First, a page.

More than 500,000 hermit crabs have died as a result of plastic pollution according to a new study.
Researchers at the University of Tasmania and the Natural History Museum in London found that the crabs, which are part of the crustacean family, died after becoming trapped in plastic waste on two tropical islands.
Around 508,000 crabs are believed to have died on the Cocos (Keeling) Islands in the Indian Ocean and a further 61,000 on Henderson Island in the Pacific. This is equal to roughly one or two crabs per square metre on the beaches.
Hermit crabs don't have a shell of their own.
Dr Alex Bond, Senior Curator at the Natural History Museum, explained: "Hermit crabs do not have a shell of their own, which means that when one of their compatriots die, they emit a chemical signal that basically says 'there's a shell available' attracting more crabs who fall into the containers and die, who then send out more signals that say there are more shells available."
This leads to a cycle, resulting in the death of more and more crabs.
Hermit crabs play a really important role. They help fertilise soil, spread seeds and clean up mess. It's feared that a fall in their numbers worldwide could have a negative impact on ecosystems.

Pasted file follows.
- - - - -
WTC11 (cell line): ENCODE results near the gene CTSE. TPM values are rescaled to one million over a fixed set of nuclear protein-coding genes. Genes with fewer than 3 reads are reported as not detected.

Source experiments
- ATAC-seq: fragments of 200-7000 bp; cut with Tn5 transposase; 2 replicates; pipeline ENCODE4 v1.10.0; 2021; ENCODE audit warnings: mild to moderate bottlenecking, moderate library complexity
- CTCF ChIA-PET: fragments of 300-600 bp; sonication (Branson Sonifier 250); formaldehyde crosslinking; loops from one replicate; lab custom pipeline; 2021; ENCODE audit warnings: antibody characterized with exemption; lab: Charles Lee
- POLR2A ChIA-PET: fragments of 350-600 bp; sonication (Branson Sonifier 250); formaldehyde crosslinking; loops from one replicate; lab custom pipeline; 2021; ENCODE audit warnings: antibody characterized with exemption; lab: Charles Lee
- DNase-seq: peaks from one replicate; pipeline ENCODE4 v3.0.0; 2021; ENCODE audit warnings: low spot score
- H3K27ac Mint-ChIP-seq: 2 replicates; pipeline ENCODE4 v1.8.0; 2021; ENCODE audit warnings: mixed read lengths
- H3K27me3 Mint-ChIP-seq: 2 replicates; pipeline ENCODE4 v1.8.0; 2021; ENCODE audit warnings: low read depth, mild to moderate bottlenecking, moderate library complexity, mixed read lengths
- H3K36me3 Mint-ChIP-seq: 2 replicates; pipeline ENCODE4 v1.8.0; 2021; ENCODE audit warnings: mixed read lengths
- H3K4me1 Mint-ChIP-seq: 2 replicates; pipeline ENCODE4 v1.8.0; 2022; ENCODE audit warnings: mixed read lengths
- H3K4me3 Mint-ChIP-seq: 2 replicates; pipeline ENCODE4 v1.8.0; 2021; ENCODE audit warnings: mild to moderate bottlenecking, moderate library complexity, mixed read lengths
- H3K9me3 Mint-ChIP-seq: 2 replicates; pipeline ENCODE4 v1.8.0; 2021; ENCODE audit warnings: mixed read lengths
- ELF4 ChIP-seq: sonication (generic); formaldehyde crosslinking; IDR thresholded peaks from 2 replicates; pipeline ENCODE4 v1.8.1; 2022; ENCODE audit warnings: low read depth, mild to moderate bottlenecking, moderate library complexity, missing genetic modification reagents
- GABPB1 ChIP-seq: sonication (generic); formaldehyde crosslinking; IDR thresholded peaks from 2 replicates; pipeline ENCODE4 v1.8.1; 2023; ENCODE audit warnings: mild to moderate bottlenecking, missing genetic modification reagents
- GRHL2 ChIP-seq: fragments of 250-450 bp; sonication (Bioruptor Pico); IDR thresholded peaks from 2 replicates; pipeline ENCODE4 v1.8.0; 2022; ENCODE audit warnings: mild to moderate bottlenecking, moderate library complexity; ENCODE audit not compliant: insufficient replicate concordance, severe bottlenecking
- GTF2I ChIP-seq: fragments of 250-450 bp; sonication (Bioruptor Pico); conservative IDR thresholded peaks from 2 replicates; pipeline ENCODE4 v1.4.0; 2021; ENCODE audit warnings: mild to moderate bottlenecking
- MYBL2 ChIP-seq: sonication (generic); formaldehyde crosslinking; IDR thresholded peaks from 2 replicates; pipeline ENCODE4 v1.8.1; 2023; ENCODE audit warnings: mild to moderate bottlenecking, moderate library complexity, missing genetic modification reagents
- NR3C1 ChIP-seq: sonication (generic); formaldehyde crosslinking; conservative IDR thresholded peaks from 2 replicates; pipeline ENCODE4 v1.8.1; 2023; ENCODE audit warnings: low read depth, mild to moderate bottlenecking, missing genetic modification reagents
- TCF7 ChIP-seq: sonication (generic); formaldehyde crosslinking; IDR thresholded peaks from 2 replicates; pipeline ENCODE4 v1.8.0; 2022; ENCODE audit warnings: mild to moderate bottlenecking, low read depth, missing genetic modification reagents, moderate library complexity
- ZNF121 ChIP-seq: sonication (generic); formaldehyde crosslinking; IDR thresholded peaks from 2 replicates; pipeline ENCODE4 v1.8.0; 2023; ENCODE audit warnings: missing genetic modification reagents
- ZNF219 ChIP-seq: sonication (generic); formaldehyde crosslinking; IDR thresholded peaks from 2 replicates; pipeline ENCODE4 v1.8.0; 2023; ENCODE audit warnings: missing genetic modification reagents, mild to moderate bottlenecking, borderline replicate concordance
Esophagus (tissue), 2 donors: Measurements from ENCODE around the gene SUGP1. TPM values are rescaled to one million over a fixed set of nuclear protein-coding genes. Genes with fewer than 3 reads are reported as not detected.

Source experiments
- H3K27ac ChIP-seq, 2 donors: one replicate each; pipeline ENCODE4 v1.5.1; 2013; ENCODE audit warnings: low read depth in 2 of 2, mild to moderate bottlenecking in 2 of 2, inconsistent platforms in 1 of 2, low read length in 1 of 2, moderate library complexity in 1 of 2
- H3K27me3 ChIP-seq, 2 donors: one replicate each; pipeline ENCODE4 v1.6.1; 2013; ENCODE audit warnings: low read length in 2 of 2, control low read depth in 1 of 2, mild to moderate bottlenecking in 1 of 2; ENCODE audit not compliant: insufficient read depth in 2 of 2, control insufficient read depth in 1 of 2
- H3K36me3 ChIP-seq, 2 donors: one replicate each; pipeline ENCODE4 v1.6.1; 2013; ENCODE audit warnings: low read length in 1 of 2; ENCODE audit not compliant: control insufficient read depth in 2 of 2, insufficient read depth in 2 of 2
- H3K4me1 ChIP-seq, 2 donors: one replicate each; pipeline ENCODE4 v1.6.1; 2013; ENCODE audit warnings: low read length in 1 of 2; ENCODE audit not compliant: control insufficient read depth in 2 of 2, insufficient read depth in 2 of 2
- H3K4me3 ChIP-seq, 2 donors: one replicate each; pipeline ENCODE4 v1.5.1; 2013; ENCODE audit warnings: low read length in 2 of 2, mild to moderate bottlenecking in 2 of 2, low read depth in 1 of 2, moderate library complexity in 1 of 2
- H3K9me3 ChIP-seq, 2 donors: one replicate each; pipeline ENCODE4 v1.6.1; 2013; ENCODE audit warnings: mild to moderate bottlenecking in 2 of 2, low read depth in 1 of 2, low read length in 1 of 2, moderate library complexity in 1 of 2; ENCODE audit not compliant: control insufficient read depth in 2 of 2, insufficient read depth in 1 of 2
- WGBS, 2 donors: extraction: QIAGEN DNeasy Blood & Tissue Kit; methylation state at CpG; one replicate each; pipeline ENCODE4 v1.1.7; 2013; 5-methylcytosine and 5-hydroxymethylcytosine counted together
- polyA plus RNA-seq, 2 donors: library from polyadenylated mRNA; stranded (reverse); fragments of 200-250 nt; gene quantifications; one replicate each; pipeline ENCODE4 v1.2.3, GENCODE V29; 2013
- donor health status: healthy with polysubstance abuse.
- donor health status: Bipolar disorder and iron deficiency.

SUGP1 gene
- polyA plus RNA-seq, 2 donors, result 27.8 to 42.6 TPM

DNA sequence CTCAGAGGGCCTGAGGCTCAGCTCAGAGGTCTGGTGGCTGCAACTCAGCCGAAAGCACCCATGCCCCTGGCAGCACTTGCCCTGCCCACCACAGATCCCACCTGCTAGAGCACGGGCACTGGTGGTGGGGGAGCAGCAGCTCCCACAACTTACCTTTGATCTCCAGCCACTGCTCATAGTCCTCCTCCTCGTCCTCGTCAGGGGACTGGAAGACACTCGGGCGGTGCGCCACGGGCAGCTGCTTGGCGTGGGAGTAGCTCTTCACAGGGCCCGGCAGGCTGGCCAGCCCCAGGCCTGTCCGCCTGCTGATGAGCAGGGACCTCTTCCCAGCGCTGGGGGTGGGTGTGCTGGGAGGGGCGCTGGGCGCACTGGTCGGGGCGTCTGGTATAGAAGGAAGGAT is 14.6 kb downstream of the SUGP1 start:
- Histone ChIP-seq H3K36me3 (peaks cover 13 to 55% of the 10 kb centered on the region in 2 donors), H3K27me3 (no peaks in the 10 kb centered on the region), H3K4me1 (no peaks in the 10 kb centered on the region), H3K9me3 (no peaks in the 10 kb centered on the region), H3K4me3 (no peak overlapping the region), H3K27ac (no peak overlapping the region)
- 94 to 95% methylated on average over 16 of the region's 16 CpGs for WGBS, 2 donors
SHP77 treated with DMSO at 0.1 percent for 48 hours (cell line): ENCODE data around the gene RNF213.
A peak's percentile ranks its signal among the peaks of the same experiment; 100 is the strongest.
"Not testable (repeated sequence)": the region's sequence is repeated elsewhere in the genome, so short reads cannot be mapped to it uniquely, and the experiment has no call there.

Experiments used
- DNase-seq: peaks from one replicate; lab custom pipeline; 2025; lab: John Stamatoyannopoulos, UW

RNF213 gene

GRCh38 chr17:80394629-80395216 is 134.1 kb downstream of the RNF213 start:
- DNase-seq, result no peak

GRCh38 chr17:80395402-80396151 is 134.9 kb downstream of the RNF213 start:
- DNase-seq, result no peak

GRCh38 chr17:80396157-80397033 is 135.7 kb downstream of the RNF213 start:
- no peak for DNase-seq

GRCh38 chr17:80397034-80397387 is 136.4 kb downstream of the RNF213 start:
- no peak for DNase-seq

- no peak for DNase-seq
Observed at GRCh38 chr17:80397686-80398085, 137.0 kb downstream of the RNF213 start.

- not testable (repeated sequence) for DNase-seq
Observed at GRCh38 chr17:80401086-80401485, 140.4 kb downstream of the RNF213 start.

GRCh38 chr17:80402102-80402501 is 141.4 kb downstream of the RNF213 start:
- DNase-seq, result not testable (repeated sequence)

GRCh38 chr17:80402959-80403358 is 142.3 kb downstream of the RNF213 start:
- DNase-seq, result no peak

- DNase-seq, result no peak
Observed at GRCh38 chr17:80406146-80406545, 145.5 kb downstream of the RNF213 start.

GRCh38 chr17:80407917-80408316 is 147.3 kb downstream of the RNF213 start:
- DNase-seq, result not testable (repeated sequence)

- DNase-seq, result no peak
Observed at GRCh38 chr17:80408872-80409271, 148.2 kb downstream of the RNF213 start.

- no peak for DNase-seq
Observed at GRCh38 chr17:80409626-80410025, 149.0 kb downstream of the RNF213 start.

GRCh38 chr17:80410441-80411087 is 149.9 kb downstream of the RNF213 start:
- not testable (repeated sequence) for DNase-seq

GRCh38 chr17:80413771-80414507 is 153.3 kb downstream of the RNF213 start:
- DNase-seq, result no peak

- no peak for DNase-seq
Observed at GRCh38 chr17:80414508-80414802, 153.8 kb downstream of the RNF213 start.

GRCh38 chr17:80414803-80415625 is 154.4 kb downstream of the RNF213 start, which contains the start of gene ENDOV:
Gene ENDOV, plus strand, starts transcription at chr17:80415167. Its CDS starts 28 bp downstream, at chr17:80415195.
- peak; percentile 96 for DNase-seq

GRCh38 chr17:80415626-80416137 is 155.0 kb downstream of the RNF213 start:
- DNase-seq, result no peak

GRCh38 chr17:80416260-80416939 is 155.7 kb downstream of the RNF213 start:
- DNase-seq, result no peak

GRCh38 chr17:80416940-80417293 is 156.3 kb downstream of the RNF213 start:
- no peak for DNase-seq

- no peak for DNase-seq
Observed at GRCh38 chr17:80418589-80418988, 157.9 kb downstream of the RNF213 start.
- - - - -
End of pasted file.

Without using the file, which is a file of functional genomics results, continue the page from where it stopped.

The researchers who worked on this study found that the Coco and Henderson islands contained millions of pieces of plastic posing a threat to crabs.
Large amounts of plastic debris are being found on beaches all over the world, many are home to hermit crabs also likely to be negatively affected by plastic.
There has been lots of research looking into how plastic pollution affects species living in the sea, but the impact of plastic pollution on wildlife isn't as widely known.
"These results are shocking but perhaps not surprising, because beaches and the vegetation that fringes them are frequented by a wide range of wildlife," said Dr Jennifer Lavers who led the study.
"It is inevitable that these creatures will interact with and be affected by plastic pollution."